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WRITE TEAM: Not your grandfather's 'organic' farming

Winifred Hoffman
Winifred Hoffman

“You’re organic farmers? Doesn’t that just mean you don’t use any chemicals?”

“How do you control the weeds? I remember how my grandpa was out on the corn plow all summer when they didn’t have herbicides.”

Well, no, organic farming isn’t just “not using chemicals.” Many aspiring organic farmers, attracted by the favorable prices offered for certified organic crops, have been blindsided by weed problems if they don’t take into account field history, crop rotation, cover crops, and other aspects of weed control. Timing and vigilant observation also are very critical, just as they are in conventional farming.

My farmer son is following the leading edge of new research. He is in continual conversation with various researchers, particularly at Western Illinois University and UW-Madison, that are doing some useful studies of organic practices to enhance soil biology and reduce tillage.

It’s fascinating seeing the new techniques being developed for growing organic crops.

Mechanical weed control isn’t the only weapon in our “arsenal,” although it certainly is an important part. My son has a growing collection of such tools, from rotary hoe to front-mount cultivator to rolling cultivator, each one adjusted precisely to do its job at the right time, depending on the crop and stage of growth.

I get a kick out of him tossing out words like weed recruitment, false seedbed and fatal germination. Essentially, these refer to tilling a field, but not planting the crop yet, then waiting long enough for a flush of weeds to grow before tilling again. So, you “trick” the weeds into thinking you got the field ready to plant the crop, but you didn’t. This process should reduce the number of viable weed seeds in the top layer of soil, so the new crop plants can gain the upper hand.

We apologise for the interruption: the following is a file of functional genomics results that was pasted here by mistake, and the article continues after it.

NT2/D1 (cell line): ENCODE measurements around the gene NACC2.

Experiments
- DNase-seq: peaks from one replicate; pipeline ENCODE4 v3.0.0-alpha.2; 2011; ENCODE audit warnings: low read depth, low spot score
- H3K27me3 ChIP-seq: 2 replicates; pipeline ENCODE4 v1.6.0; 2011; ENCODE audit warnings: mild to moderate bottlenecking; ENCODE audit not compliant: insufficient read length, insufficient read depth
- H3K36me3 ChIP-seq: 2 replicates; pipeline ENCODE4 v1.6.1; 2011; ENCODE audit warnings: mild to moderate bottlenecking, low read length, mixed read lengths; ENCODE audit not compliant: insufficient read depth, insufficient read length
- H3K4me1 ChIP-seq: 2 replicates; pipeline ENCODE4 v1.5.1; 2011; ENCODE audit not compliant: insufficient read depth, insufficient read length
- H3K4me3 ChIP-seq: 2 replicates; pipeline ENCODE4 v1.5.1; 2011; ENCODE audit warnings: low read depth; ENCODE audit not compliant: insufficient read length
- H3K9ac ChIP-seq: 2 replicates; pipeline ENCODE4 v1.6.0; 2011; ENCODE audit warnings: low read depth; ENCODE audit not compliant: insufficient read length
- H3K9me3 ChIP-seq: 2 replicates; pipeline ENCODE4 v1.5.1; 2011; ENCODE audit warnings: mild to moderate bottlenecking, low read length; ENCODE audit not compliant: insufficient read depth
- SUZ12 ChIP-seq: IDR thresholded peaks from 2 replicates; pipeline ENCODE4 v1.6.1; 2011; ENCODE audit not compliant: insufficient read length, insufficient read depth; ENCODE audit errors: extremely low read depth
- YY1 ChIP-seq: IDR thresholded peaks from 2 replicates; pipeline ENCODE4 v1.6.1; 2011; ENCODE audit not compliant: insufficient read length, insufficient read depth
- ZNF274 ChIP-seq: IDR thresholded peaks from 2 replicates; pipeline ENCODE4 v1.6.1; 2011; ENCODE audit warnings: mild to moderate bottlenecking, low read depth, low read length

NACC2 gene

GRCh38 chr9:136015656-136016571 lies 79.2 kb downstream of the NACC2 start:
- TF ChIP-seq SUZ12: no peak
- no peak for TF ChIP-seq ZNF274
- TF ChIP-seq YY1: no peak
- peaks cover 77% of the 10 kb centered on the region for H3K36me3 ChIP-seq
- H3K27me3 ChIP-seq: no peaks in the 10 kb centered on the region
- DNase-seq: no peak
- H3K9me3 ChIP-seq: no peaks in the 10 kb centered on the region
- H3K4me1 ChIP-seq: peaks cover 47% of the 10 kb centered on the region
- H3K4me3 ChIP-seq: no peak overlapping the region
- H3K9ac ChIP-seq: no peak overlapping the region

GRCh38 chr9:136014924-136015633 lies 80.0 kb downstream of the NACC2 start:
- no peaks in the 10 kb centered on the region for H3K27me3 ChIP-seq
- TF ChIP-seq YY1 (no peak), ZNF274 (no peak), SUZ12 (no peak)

Another aspect of his strategy is to plant at a higher rate so he still has a good population after aggressive rotary hoeing and cultivation.

However, we are quite aware that, especially on more rolling ground than ours, the repeated working of the soil required by more old-fashioned mechanical weed control can allow too much soil erosion. Cover crops have a valuable role also.

For example, we had pretty good success last summer with no-till organic soybeans planted into standing winter rye. We terminated the rye by rolling it down after planting the beans, and it served as mulch to keep the weeds at bay, without the usual several passes of cultivation we would normally have to do. The beans yielded well, and we even got a wonderful crop of bedding from the residue.

It’s great to see some conventional farmers are diversifying their weed and pest control with some of these old and new methods. The work at Allison Farm at WIU makes a point of being applicable to a variety of situations. I encourage my farmer readers to check it out.

The future of agriculture looks promising if everyone keeps an open mind and studies a broad approach to all of our challenges.

WINIFRED HOFFMAN, of Earlville, is a farmer, breeder of dual-purpose cattle and a student of life. She can be reached by emailing

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